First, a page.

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Newsletter and Technical Publications

<Sourcebook of Alternative Technologies for Freshwater Augumentation
in Some Countries in Asia>

5.1 Bangladesh

From time immemorial, rainwater has been playing a significant role in the socio-economic life of Bangladesh. In fact, the entire agro-economic fabric of the country is built on the particular rainfall pattern (commonly known as the monsoon) occurring ion the country. Nevertheless, very few studies have been carried out on rainwater harvesting. Those that are available are studies by Hossain and Ziauddin (1992), Sarker (1994), and Uttaran (1995). The major constraint on the development of rainwater harvesting technologies is a low education level of the people and the poor economic condition of their households. The past studies have provided few innovations for users in the methods of collection and storage of rainwater. A joint Department of Public Health Engineering (DPHE) and UNICEF programme, that has been working in the southern area of Bangladesh since 1984 to provide better quality drinking water, has been reported that, despite filtering, the water remained salty during the dry season and that people did not want to use it. Of the 90 DPHE-UNICEF sand-filtration facilities serving communities of 50 to 60 users, 45% were found to be idle.

In contrast, rainwater harvesting by the erection of bunds around farms is the most common and one of the earliest methods of rainwater harvesting in Bangladesh. In this method, earthen bunds with height of 30 to 45 cm and width of equal dimensions are constructed around the field. Farmers have learned from experience to match their cropping cycle with rainfall pattern. Rainwater meets around 78% to 97% of land preparation water requirement for aman crops. In saline areas, rainwater is used in the aman paddies to dilute saline river water until the river water becomes sweet. Over the entire aman crop cycle, rainwater meets around 50% of water requirements with the residual being obtained from river water sources.

Variations on this technology exist. In the upland areas of Bangladesh (NC zone- Jhenaighati, Nokla thanas) rainwater is stored in low lying plots usually in between two hills to be used in times of necessary. Plots are irrigated using traditional equipment such as dhoons and hicha. In the CW zone (Jhenaidah thana), rainwater is collected from surrounding lands at higher elevations and carried to storage ponds through a culvert. In saline areas (the Patuakhali, Khulna, Satkhira and Bagerhat districts), lands are located within polders or embankments erected to obstruct intrusion of saline water. In these areas, around three-quarters of the agricultural lands are being used for saline water-based shrimp culture delimiting options for freshwater based agriculture.

The polders also have the potential to revolutionize the drinking water supply systems in the saline areas (the greater Khulna, Satkhira, Patuakhali, Barisal and Noakhali districts) through the construction of "sweet water ponds" which are replenished by rainwater in the monsoon. In southern portion of Hatya and other remote islands in the Bay of Bengal, where there are very few tubewells, rainwater from these ponds is found to meet nearly 80% of the drinking water requirement in the monsoon season. In the saline area of the SW zone, rainwater meets 44% and 7% of drinking water requirement in monsoon and dry season, respectively. Ponds and tubewell water meet remaining 31% and 25% of monsoon season water drinking water requirement. Rainwater meets 49% of cooking water requirement in the monsoon season and is not used at all for bathing. On the other hand, in the NC zone, rainwater is not used for drinking purposes but, instead, is used for cooking (6%) and bathing/washing (11%). The bulk of the drinking, cooking and bathing/washing requirement is met from tubewells. In the NW zone, only 2% of the inhabitants reported using rainwater, for bathing only, as their entire requirement for drinking and cooking water is met from tubewells and, to some extent, from ponds/rivers and other surface waterbodies.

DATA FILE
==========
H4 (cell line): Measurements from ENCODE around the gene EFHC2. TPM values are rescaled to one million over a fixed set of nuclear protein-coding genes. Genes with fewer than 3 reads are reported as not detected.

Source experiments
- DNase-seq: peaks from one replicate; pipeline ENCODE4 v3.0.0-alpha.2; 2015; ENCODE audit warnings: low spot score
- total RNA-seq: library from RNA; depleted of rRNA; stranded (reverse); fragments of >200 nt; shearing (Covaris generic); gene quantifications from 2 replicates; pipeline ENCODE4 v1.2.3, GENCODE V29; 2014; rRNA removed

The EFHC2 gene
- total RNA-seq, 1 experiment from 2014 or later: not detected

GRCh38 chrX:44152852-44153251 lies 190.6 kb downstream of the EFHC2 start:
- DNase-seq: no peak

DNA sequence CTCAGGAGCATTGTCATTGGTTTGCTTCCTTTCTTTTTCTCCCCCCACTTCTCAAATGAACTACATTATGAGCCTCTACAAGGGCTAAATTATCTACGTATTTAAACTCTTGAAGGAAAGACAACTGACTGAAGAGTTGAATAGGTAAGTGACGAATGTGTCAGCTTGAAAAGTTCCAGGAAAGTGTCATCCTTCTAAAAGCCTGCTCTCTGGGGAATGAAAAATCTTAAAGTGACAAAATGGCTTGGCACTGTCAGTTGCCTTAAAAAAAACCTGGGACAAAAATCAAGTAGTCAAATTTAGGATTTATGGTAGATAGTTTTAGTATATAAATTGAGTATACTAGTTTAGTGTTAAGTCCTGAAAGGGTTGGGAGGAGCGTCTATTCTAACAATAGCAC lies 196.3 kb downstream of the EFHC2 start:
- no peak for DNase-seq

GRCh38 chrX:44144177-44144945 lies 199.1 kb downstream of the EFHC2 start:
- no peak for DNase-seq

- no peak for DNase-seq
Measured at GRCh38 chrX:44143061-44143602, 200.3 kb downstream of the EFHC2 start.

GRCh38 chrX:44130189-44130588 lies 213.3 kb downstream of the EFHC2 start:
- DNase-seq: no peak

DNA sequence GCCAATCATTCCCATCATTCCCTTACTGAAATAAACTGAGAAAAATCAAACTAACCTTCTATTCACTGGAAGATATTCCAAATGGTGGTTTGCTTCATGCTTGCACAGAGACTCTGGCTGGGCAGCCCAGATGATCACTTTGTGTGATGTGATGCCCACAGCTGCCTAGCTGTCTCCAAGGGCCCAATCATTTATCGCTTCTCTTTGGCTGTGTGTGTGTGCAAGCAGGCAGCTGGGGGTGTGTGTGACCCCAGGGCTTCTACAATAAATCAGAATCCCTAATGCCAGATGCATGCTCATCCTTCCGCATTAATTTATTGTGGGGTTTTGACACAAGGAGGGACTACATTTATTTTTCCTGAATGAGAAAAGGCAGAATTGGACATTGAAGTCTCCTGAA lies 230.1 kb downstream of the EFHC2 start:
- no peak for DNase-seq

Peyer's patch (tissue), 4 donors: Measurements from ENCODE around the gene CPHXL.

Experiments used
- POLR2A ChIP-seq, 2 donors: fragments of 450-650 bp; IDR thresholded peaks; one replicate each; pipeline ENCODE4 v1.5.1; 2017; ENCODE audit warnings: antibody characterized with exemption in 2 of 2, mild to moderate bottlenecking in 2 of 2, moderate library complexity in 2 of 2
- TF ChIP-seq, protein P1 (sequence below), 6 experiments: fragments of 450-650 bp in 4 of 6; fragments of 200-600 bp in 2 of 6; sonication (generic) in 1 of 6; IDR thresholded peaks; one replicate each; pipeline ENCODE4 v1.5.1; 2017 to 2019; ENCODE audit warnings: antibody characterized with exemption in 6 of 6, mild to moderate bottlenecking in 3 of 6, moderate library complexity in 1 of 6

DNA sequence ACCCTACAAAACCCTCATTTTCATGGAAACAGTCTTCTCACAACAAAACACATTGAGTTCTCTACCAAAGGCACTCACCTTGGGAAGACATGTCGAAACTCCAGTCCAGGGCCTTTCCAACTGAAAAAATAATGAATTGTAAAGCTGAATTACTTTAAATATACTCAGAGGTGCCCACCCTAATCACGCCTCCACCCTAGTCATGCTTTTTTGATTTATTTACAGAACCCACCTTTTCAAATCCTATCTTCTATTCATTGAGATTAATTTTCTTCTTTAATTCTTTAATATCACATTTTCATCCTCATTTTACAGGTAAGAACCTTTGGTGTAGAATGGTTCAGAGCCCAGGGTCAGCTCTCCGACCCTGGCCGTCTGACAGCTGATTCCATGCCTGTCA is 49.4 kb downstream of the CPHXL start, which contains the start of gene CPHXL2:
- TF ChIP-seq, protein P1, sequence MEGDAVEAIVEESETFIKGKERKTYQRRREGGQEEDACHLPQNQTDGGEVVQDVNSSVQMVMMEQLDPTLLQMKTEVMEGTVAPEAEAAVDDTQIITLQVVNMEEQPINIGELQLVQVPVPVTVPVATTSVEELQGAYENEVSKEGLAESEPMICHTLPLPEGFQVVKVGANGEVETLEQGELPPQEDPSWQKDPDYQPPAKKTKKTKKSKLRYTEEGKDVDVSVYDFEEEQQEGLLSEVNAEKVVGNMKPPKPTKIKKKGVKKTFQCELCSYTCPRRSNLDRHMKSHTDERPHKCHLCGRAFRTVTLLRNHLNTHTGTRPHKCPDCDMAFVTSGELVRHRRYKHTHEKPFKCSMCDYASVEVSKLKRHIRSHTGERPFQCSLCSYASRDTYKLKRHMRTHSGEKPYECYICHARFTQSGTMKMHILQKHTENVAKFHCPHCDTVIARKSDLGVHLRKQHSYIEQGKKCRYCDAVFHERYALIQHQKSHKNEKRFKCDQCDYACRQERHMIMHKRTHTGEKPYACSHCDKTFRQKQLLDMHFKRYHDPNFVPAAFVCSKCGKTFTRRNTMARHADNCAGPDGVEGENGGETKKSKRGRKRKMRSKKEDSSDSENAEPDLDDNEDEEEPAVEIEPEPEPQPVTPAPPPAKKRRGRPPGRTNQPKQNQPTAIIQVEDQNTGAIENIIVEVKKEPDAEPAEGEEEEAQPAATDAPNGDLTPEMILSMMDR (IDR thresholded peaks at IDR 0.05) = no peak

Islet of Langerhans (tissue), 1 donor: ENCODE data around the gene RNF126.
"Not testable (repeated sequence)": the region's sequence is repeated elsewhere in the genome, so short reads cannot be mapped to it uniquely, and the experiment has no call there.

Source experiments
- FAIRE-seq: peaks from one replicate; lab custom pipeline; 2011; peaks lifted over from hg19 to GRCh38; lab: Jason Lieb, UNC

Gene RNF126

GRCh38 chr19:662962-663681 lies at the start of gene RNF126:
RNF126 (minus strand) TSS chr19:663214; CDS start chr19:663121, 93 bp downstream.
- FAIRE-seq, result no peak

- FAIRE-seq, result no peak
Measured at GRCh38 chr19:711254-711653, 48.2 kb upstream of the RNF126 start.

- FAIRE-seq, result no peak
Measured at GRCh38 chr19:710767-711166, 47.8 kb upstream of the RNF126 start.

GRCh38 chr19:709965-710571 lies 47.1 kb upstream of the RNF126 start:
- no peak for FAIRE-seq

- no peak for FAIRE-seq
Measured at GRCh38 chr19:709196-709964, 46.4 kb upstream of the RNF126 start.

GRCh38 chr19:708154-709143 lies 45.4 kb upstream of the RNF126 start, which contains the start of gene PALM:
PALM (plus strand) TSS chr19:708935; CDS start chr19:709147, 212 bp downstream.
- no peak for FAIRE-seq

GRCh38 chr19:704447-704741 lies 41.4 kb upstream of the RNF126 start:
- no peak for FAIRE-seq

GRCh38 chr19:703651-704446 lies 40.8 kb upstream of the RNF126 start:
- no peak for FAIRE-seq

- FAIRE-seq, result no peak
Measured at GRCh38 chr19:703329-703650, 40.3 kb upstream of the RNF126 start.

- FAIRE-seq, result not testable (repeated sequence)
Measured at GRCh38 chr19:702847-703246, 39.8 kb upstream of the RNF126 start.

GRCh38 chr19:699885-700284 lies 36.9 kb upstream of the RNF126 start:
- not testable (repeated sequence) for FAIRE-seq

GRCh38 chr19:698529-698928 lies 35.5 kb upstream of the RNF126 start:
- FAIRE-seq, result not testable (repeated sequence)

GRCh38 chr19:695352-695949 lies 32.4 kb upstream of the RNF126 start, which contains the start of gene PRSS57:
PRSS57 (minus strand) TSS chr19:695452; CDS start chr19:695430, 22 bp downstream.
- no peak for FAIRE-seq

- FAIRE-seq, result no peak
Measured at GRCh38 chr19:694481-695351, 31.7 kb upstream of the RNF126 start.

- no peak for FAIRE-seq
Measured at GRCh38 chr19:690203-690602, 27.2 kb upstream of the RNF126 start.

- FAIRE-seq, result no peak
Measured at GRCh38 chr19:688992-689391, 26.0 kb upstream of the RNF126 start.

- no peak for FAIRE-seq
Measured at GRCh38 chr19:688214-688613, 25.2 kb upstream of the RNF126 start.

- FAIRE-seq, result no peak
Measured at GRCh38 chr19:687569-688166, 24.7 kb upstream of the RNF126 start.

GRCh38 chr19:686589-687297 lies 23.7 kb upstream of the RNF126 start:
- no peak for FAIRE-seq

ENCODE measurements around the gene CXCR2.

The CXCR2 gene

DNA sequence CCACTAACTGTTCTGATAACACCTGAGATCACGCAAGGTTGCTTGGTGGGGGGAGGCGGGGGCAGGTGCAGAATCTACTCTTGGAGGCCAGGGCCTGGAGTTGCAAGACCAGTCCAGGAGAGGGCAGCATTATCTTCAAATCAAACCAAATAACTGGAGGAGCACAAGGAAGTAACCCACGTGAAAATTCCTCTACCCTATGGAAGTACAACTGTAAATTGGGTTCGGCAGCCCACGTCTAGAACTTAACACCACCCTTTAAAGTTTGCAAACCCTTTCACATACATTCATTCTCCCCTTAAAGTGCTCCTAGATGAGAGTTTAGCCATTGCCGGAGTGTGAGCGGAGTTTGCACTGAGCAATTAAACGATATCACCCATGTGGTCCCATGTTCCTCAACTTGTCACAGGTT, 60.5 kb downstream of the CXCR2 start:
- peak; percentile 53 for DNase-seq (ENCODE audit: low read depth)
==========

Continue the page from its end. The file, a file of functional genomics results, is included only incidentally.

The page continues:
One of the oldest method of rainwater harvesting in Bangladesh is the use of roof-tops for collecting rainwater which is conveyed through a gutter to a pot, or motka, for immediate use or to a storage place for use later on. The water stored retains its colour and taste for around two months after monsoon, after which, the water gradually becomes contaminated with toads, mosquitos, cockroaches, etc. Previously, fish such as Koi, Singh or Magur (Anabas testudinews, Heteropreutes sp., and Clarias batrachus) were grown in the pots to eat the larvae of mosquitos and other insects. However, as these fishes discharge their own excreta in the water, which also degrades the quality of water, use of fish to maintain water quality is fast decreasing. Occasionally, alum or other locally made flocculant aid, like burnt shell, is used to purify the water. Water purifying tablets are very infrequently used. Of the many industrial uses of harvested rainwater, one of the commonest is fish culture. In north Bengal and in Mymensingh, ponds are completely dried prior to the monsoon. The soil is enriched with lime and cow dung, and the water is treated with potash, to prepare the ponds for fish cultivation. In other areas, water is kept in the ponds at levels of 1 to 1.5 m prior to the monsoon. In saline areas like Hatiya, the same pond may be used for drinking water supply purposes. No soil treatments are applied to these ponds. In Sherpur District (Jhenaigati thana), rainwater is stored in embankments and used for fish culture. In the NC zone, excess water flowing out of the embankments passes through a net so that fish cannot escape from the pond.

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